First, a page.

4. markfromireland

    I think James O’Keefe makes an important point that if they succeed in Syria and/or Lebanon that Israel is unlikely to be the next target. That in such an eventuality the next target is likely to be another Arab state such as Jordan or one of the Gulf States.

    I don’t think that Egypt will be a target simply because the military government now in power there has what appears to be a firm grip. (And yes “appears” is a caveat).

    I don’t agree that Turkey and Iran are too difficult to attack. But I think any such attacks would be on their peripheries.

    As to Arabia – I think that further attacks on Saudi Arabia’s Shi’i minority such as bombing of the Imam Ali Shia mosque in al Qadeeh are very likely. After that? Who knows. No doubt the USA would want to intervene. Whether it is capable of doing so effectively is another matter entirely.


  5. JustPlainDave

    This makes it sound like the IDF mauled LAF. Was there even a single engagement? I seem to recall the policy was to stay the hell out of the IDF’s way and let them deal with the PLO.

  6. Tom

    IS holds some ground around Arsal already. Its mainly presence though. Just some guys in positions guarding a smuggling route which they use to funnel fighters and weapons around. LAF leaves it alone so long IS stays out of Arsal City. If IS breaks into the Dumayr Plain, then IS may begin more operations in Lebanon, but not likely at the moment as they got a lucrative smuggling rout there and the Sweida Pocket might very well be first.

    As expected. Once Palmyra fell, and:

    The fall of al-Buysari, the Deir Ezzor defenders were basically up $%&^ Creek without a paddle.

    IS now has freedom to pivot once Deir Ezzor collapses. If the rumor al-Ithryia fell to IS is confirm, SAA’s forces in Aleppo are also cut off due to how the road network works.

    YPG has largely stalled out in Mabrukah in yet another months long campaign to retake what they lost in a week to IS despite massive US and SAA Support. In most cases of these back and forth fights, IS tactically withdraws and goes to small unit mobile groups, weakens YPG, then causes them to retreat again and starts another attritional struggle.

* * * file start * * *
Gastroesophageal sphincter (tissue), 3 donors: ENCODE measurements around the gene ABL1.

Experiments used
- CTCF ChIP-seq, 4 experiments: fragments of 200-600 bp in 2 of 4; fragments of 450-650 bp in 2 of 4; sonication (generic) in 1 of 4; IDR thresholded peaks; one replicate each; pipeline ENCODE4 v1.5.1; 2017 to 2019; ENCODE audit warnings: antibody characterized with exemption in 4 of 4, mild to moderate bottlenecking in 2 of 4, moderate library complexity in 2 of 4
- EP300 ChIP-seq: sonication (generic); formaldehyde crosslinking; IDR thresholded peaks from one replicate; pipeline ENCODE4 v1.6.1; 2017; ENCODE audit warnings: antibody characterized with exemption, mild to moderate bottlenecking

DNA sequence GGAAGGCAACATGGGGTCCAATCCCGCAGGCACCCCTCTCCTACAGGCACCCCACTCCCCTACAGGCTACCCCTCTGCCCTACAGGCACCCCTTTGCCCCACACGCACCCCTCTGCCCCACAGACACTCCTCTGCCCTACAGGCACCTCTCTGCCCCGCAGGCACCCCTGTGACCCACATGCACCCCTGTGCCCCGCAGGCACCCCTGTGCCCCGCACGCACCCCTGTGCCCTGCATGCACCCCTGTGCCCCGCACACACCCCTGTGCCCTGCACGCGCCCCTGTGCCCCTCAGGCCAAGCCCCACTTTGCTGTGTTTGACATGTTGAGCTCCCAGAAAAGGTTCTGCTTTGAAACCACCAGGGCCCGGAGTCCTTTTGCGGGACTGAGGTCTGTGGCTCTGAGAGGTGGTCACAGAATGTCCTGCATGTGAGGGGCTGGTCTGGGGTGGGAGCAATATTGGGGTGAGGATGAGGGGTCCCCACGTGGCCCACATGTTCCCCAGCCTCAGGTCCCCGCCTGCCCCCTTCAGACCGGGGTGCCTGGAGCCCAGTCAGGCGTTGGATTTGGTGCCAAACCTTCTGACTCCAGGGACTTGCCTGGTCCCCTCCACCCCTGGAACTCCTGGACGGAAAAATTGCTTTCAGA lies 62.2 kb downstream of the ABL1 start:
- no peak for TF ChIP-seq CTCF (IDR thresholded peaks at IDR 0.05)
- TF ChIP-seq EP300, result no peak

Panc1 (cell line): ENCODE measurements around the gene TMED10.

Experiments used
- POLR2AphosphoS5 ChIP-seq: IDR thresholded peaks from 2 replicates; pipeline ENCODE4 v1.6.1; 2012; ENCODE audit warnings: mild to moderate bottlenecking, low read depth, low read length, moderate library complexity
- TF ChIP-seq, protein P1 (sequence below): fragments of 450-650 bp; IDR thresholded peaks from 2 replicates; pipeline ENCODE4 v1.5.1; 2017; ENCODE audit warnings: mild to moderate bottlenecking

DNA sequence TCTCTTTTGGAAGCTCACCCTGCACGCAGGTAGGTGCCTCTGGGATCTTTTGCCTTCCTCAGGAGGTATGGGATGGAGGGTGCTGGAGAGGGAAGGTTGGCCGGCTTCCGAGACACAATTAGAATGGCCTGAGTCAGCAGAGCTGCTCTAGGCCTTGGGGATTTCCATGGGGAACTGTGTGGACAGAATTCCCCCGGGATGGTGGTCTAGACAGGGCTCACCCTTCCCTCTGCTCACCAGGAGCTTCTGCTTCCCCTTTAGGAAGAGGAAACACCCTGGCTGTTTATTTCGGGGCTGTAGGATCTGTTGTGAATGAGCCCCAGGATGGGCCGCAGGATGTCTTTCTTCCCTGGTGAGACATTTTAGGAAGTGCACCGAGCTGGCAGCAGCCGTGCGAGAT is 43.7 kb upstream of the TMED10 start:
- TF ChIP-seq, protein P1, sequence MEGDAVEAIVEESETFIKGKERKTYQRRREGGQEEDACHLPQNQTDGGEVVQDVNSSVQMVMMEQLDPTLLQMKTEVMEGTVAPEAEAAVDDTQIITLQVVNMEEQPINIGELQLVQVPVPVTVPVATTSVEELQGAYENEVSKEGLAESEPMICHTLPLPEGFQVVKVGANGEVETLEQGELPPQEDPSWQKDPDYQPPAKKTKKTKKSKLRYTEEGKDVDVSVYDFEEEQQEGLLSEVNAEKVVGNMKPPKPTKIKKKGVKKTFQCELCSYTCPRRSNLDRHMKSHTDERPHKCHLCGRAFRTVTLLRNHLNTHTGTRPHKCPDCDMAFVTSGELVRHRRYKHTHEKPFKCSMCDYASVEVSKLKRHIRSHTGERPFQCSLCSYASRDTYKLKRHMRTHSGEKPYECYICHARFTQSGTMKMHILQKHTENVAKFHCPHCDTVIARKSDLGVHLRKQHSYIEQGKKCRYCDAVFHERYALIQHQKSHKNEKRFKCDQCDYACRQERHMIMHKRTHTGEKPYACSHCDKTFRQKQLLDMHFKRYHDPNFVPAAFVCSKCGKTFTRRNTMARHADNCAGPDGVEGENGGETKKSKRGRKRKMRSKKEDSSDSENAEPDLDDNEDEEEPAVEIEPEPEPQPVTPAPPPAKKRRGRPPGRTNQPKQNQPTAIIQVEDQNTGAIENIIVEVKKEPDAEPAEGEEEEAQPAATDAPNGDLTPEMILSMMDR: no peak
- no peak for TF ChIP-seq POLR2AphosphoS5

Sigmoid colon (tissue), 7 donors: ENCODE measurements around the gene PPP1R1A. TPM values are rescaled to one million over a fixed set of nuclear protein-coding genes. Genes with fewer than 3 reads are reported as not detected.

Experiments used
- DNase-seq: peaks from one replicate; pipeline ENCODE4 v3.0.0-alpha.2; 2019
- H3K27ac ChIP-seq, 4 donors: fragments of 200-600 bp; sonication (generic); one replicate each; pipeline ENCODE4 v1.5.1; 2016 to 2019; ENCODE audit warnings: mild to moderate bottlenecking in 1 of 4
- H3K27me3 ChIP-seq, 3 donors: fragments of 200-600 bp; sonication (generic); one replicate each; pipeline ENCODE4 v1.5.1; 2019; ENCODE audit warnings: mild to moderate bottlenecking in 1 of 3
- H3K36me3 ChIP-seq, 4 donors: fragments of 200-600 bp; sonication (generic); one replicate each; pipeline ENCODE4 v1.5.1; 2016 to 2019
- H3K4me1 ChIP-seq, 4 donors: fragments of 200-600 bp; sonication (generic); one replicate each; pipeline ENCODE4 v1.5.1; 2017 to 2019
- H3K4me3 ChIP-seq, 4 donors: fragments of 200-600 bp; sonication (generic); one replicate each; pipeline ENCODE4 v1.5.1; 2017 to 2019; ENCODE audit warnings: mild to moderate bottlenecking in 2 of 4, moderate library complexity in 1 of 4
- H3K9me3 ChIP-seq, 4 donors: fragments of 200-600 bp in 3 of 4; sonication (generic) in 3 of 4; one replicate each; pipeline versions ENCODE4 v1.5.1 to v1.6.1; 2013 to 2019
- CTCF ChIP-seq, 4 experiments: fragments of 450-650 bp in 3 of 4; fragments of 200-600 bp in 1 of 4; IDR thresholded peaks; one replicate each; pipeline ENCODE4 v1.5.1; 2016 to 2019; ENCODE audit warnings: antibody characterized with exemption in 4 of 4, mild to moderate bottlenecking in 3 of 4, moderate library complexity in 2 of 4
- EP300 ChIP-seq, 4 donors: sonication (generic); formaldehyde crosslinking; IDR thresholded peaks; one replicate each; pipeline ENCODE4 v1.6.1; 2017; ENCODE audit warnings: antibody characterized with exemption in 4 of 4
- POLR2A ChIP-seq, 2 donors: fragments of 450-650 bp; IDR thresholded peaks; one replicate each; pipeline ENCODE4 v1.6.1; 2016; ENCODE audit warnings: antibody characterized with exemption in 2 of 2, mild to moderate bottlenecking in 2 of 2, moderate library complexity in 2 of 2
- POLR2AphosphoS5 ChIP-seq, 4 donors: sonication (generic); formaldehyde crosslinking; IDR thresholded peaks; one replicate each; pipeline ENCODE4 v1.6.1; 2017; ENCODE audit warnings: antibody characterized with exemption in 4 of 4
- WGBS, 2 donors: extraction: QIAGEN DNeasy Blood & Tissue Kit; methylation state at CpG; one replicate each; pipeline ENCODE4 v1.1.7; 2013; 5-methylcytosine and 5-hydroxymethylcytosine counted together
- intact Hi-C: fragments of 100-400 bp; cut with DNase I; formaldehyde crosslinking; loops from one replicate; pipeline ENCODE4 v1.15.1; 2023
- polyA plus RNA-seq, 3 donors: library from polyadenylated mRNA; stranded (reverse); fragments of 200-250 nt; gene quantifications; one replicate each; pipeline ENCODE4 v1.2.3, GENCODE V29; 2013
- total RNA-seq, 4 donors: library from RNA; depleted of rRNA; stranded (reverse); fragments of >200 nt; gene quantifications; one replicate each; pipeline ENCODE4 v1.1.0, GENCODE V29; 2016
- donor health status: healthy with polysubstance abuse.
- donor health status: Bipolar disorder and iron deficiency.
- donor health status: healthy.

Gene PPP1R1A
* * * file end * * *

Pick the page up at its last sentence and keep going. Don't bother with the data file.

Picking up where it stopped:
This picture, however, is more concerning. Unlike IS who uses kids for propaganda shots far from direct fire engagements then gets them to safety, YPG is routinely throwing child soldiers at IS with predictable results. But if captured…

    Well IS showed with the Yazidis they released that they condone sex with 9 year olds.

  7. Stirling Newberry

    The core thing is that Israel is going to be, within a generation, a conservative state, and backed by other conservative states. This is going to mean that Jewish groups will be liberal, and Israeli groups will be conservative. And it shows by the willingness of commentators not to defend Israel on any front. The conservative commentators have one on this issue, though it will take a little bit of time for older people to realize.

    I, for one, am tired of beating a dead Israeli horse into the ground, though for management purposes, they need to go slowly for other groups to outrage about. But the younger people have gotten it.

  8. Peter

    Lebanon’s politicians have many problems to face but they can be divided into immediate and future threats. To exist as a unified State Lebanon must have central control of its foreign policy and all of its military. Hezbollah can and will never subjugate itself to control by the Lebanese State because it is an arm of the Iranian revolutionary movement and its goal is to establish an Iranian backed Islamic Republic in Lebanon.

    This is the immediate threat that Hariri and others in Lebanon are addressing now because Hezbollah’s actions are threatening to ignite another civil war in this war torn country. Hezbollah served a useful purpose and had widespread support in Lebanon when they successfully defended southern Lebanon against the Israelis but their support for the Syrian occupation and their military actions in Lebanon eroded that support to few outside of their Shia minority. Even some Shias are openly opposing Hezbollah’s adventures and Nasrallah was furious in his condemning them in his recent speech.